Don’t mean to sound pretentious, but…
Have you ever been in a position where you were truly in the top of your game? Were you ever ‘the’ resource for a particular subject? Fortunately, that doesn’t seem to be the case with many of the Adobe technologies, as we have an excellent community, and very helpful people at the top that don’t mind sharing their experiences with others.
In the telephone world, that is not always the case.
Every vendor will tell you they know the world, and they have implemented every product every possible way. I used to work with one of these vendors supporting Avaya, Nortel, Adtran, Extreme and Cisco products, and was pretty damn good at it. Since I left that particular company and stated at Michigan State University, I’ve found that getting experienced people is a real pain in the rear.
Avaya recently introduced a product (when I say recently, I mean about a year ago) which is meant to be a SIP proxy between the phone system and the rest of the world. A SIP Proxy is a device that is meant to take registrations, and keep track of users. When a user registers with an IP address of 126.96.36.199, and the user is to receive a phone call, the proxy says “Oh, I know user X! He is at 188.8.131.52! Let me send him a RING command!” Because the SIP moniker is so popular with the other vendors (which is interesting because nobody has really figured out how to make it work well with the feature sets they already had), Avaya has been pushing the ability to do SIP as their current marketing campaign.
So, we go out and buy one and try to implement. Heck, all their marketing material talks about SIP, so it’s gotta be good. Simple questions about the newly implemented product such as “How do I add a new user” come back from our entire vendor community as “Uh… I don’t know.. Call Avaya”. I found one guy at a vendor that seems to know ‘something’ about this product, but his queue is over three weeks long for simple questions.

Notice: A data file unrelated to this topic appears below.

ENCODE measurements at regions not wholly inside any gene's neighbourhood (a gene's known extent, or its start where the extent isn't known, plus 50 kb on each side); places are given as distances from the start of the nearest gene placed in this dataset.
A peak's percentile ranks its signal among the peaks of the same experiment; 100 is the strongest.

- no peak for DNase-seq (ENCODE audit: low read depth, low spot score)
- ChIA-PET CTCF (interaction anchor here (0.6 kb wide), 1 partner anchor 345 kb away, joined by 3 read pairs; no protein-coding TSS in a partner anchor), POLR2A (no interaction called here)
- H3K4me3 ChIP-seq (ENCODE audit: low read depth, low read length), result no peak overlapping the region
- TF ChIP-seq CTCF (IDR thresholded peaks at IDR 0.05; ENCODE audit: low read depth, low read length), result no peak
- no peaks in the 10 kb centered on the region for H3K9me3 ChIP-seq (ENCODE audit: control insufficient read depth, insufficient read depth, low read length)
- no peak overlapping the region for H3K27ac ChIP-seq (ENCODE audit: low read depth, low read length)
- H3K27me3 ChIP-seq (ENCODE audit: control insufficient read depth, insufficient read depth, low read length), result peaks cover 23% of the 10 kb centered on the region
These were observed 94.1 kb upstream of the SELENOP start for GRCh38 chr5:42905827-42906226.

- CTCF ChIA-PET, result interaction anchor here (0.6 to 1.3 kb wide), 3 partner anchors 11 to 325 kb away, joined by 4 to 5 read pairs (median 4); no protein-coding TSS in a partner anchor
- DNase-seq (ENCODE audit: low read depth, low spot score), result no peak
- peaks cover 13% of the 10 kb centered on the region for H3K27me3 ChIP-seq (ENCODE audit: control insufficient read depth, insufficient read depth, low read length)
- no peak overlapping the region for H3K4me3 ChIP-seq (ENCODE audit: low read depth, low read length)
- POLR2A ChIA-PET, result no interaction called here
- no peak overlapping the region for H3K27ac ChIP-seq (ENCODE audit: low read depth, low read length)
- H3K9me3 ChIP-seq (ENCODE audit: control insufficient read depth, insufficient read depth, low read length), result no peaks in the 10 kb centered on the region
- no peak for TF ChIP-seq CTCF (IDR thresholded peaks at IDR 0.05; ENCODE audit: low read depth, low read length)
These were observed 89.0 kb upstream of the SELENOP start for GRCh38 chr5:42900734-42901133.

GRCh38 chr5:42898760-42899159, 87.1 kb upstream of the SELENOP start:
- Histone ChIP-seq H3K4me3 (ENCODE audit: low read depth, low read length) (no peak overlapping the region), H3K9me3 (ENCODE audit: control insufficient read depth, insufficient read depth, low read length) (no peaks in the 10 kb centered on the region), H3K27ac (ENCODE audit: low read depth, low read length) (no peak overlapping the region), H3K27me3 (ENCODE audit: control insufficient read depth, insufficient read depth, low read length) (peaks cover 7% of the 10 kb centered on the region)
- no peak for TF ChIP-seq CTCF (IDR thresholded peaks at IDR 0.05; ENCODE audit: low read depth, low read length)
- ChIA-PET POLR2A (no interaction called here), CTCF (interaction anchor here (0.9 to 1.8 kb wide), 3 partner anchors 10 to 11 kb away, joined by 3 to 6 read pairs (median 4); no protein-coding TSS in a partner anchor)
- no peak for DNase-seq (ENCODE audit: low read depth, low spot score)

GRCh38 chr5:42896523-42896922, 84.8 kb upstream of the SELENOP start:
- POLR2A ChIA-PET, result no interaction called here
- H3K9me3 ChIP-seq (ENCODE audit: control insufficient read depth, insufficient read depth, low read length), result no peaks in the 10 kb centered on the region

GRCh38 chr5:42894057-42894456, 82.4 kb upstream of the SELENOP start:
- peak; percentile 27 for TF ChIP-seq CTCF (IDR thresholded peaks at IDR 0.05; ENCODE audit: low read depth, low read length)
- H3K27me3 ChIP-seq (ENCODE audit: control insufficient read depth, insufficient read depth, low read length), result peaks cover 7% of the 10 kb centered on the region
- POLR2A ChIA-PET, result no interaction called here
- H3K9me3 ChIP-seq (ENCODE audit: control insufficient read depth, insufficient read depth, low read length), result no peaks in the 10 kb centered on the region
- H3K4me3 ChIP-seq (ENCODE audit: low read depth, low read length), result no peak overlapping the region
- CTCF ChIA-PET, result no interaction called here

I call Avaya. Tier-1 supports comes to a screeching halt. “Oh, the SIP Server? You will need to talk directly to Tier-3.” Damn. Tier-3 is the group at Avaya who helps you when your system is very, very, very broken. If there is no fire, they take about three to four weeks to get back to you (which normally I don’t care if these would be such simple questions). When it comes to more complex problems, such as “How do I put a firewall in between this device and the Internet?” everybody comes to a screeching halt. Avaya says “Uh, why would you want to do that?” The Vendor says “Uh, I never thought of that before…” I silently scream.
It’s hard to come from the position where you knew everything about product X, but when it comes to product X.1, you know not the simplest thing, and all your normal resources have no clue either. It’s just the mind game of being help-less in an area where you used to know it all…
Don’t worry, soon I’ll have more information, and hopefully more help as I figure out this stuff.. SIP? Yeah, your going down!